Obama’s Power Problem

THE OBAMA WAY: Republicans may enjoy calling the president a typical Chicago politician. But Rick Perlstein argues that Obama isn’t Chicago enough—and that’s why he faces such a tough contest on November 6.

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This couldn’t be further from the way that Barack Obama does business. As part of his first stimulus bill, for example, President Obama passed a massive tax cut, too, amounting to an average of $400 for 95 percent of taxpayers in the work force. But he didn’t do it the way that Bush—or a Chicago machine pol—would have. Instead, Obama’s gift came dribbled out over the course of a year in practically invisible adjustments to citizens’ paychecks. The result: People still talk about the “Bush tax cuts,” but a 2010 CBS/New York Times poll found that only 12 percent of voters believed that their taxes had gone down under Obama. By a ratio of 2 to 1, respondents actually thought their taxes had gone up.

That sure ain’t the Chicago way.

Further consider Obama’s signature accomplishment: health care reform. Its key provisions do not go into effect until 2014, two years after this month’s presidential election—a decision that seems calculated not to seed voter gratitude. Obama has even refused to put resources in voters’ hands when the money has already been appropriated. For example, only $3 billion of the $75 billion earmarked for the foreclosure-fighting Home Affordable Modification Program has been spent. (The reason, according to Neil Barofsky, the former inspector general for the Troubled Asset Relief Program, under whose auspices HAMP was run: The intention was not to deliver a service to voters but to “foam the runway” for crashing banks, helping them absorb housing-related investment losses.)

Obama hasn’t been much of a builder, either—or much of a salesman for what he has built. Rather than ramping up big public works projects à la Daley or Roosevelt—which could have helped millions of people find jobs—he complained of a dearth of “shovel-ready” projects to fund. He actually ratcheted down the public works component of the stimulus, against the advice of a faction of White House economists who argued that much higher spending was required to get the economy back on track.

In contrast to the Republican record, Obama has been more reluctant to expand government. In the first three and a half years of George W. Bush’s presidency, public sector employment at all levels grew by 800,000 jobs, but in the Obama years the public sector has lost about 600,000 jobs—in part because he limited federal aid to states and municipalities in the stimulus. (In fact growth in government spending under Obama has been less than under any president since Dwight D. Eisenhower—including even Ronald Reagan.)

Meanwhile, Bush also used his direct power to increase federal political appointees by 12.5 percent, and also politicized previously ideologically neutral jobs like United States attorneys—in the Chicago way, you could say. Obama, on the other hand, has been notably reticent to use his power of appointment to put his political stamp on the government bureaucracy.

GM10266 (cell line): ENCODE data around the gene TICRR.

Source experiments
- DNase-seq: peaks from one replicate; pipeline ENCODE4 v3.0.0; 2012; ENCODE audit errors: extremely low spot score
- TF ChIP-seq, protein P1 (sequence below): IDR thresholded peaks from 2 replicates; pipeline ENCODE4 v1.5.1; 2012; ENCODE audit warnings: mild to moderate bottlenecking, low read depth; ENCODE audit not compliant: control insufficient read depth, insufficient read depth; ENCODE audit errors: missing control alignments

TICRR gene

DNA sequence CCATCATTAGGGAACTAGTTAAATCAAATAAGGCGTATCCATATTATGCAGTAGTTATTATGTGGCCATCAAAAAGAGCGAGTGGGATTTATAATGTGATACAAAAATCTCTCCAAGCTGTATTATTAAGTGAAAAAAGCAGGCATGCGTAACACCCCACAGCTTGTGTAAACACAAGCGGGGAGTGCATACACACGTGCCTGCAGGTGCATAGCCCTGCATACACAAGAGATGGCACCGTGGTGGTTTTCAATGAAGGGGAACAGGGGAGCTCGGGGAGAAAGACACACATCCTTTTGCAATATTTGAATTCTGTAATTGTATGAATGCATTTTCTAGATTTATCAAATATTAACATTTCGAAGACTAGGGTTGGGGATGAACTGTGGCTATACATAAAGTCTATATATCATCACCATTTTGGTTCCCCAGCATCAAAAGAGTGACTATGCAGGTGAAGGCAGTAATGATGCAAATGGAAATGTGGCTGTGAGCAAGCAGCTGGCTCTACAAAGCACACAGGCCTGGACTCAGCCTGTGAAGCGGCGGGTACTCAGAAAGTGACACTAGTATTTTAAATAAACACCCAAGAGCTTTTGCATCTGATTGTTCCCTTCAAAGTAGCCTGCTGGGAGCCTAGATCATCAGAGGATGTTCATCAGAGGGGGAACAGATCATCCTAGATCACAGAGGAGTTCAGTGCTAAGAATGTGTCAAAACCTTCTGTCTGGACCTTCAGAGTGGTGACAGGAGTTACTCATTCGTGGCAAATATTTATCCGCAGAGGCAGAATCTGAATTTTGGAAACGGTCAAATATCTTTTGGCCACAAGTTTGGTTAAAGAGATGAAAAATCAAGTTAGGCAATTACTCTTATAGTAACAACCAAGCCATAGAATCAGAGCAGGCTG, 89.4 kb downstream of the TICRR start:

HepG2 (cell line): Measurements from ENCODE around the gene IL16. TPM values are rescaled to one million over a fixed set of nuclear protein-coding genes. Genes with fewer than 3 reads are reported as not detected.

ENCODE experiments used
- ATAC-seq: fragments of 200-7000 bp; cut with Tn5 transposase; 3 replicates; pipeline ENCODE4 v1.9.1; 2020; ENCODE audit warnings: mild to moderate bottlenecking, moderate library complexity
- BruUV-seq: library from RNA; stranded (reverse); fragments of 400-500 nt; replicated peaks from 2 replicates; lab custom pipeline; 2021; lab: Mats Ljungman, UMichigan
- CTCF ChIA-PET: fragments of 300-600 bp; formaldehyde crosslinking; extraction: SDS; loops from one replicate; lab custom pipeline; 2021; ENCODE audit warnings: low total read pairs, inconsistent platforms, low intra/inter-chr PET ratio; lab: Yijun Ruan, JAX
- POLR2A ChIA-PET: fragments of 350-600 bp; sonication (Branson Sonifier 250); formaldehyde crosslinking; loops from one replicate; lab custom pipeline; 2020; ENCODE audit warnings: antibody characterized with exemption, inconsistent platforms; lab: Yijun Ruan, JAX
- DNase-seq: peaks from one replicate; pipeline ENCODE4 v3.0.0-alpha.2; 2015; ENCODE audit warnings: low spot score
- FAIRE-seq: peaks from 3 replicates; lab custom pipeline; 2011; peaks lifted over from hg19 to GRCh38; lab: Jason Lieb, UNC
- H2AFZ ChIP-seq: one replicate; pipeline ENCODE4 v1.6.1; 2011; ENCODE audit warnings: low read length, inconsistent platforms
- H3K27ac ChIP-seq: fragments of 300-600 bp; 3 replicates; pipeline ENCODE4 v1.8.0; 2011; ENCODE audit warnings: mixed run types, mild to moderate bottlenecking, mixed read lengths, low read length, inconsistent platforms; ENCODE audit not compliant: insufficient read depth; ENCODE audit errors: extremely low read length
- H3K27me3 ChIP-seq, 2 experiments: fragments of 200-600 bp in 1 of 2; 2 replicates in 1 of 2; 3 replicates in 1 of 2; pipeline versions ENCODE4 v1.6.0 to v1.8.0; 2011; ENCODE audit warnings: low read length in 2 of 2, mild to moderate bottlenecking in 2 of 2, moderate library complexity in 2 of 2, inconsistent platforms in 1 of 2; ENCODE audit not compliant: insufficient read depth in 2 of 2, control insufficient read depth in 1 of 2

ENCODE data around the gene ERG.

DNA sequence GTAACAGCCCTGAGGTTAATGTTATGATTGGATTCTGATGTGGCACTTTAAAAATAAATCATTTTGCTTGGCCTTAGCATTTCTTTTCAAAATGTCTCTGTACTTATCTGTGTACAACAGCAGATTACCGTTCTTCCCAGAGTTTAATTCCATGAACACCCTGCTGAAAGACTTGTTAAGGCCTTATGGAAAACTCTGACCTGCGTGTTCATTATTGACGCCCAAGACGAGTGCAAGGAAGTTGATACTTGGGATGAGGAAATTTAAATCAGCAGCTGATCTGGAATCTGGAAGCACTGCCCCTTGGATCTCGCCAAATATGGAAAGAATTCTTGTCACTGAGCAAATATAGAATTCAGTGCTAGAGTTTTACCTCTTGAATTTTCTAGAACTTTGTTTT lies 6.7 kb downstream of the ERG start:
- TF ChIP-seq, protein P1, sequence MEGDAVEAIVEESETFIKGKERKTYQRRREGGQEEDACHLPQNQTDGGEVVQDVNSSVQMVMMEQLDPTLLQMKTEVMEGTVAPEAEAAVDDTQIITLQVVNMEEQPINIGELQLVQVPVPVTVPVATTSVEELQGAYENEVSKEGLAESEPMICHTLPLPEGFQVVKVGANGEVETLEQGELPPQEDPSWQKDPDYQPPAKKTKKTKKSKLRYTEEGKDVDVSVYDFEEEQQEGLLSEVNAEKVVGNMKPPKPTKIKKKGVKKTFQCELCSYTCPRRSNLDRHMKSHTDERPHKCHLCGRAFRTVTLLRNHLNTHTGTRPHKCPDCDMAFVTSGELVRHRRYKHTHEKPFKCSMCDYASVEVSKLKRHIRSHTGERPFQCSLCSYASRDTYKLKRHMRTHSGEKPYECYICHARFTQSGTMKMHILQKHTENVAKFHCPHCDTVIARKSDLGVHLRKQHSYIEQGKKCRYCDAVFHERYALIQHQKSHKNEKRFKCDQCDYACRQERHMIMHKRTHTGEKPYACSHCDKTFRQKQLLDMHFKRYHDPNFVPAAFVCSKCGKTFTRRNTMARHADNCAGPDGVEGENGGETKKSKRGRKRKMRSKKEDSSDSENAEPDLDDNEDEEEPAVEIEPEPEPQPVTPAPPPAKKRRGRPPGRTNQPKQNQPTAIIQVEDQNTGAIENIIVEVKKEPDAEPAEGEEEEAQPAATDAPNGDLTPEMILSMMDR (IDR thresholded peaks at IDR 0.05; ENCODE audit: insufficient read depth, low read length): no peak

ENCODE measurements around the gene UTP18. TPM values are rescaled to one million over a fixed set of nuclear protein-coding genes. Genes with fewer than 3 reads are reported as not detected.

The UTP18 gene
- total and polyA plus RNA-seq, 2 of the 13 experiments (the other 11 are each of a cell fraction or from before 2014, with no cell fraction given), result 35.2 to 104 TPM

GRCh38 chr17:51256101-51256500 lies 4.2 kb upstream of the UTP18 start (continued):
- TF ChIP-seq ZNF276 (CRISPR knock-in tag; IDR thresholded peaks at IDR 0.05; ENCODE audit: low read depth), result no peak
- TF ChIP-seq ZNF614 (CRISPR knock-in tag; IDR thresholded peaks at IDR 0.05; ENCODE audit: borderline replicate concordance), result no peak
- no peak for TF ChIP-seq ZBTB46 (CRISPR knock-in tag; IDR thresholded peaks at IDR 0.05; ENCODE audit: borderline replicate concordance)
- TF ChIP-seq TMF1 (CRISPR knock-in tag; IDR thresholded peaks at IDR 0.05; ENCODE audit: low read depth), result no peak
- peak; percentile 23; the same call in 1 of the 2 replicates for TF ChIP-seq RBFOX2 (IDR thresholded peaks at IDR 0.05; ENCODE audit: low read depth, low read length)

Obama seems to think that if he shows himself to be a trustworthy steward of the public purse, Republicans will respect him and the voting public will be grateful. It hasn’t worked. An April poll by The Washington Post and ABC News found that 54 percent of voters believed that Romney would deal better with the budget deficit, compared with 37 percent who thought Obama would. As for the notion of earning Republicans’ respect: What would Daley say about that?

Absurdly, certain Republicans like to quote the classic movie line about the “Chicago way” from The Untouchables when referring to the Obama White House: “He pulls a knife, you pull a gun; he sends one of yours to the hospital, you send one of his to the morgue.” It refers to the uniquely cutthroat way that Chicagoans allegedly deal with the opposition. A more accurate description of the Chicago way was uttered by the man who invented the Democratic machine, Anton Cermak. “I want your cooperation,” the mayor told his aldermen, “and if I cannot have it, I will go ahead anyway.”

That’s definitely not President Obama’s management modus operandi. Granted, Congress is not the City Council. For one thing, it has members of both political parties. For another, a modern president’s ability to cut off legislators’ access to services their constituents need is severely limited.

But even when Obama had majorities in both the House and the Senate, he rarely behaved like a political boss. The best example was the way he launched his health care proposal. Instead of presenting a legislative package as a fait accompli for the bodies to vote on—as Mayor Emanuel did with his budget and infrastructure bank—he initially farmed out the drafting of the proposal to a bipartisan “Gang of Six.” He thought he could achieve more with cooperation. He did so even though the Senate’s minority leader, Mitch McConnell, had openly proclaimed, “The single most important thing we want to achieve is for President Obama to be a one-term president.”

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Photograph: Pete Souza/Official White House Photo

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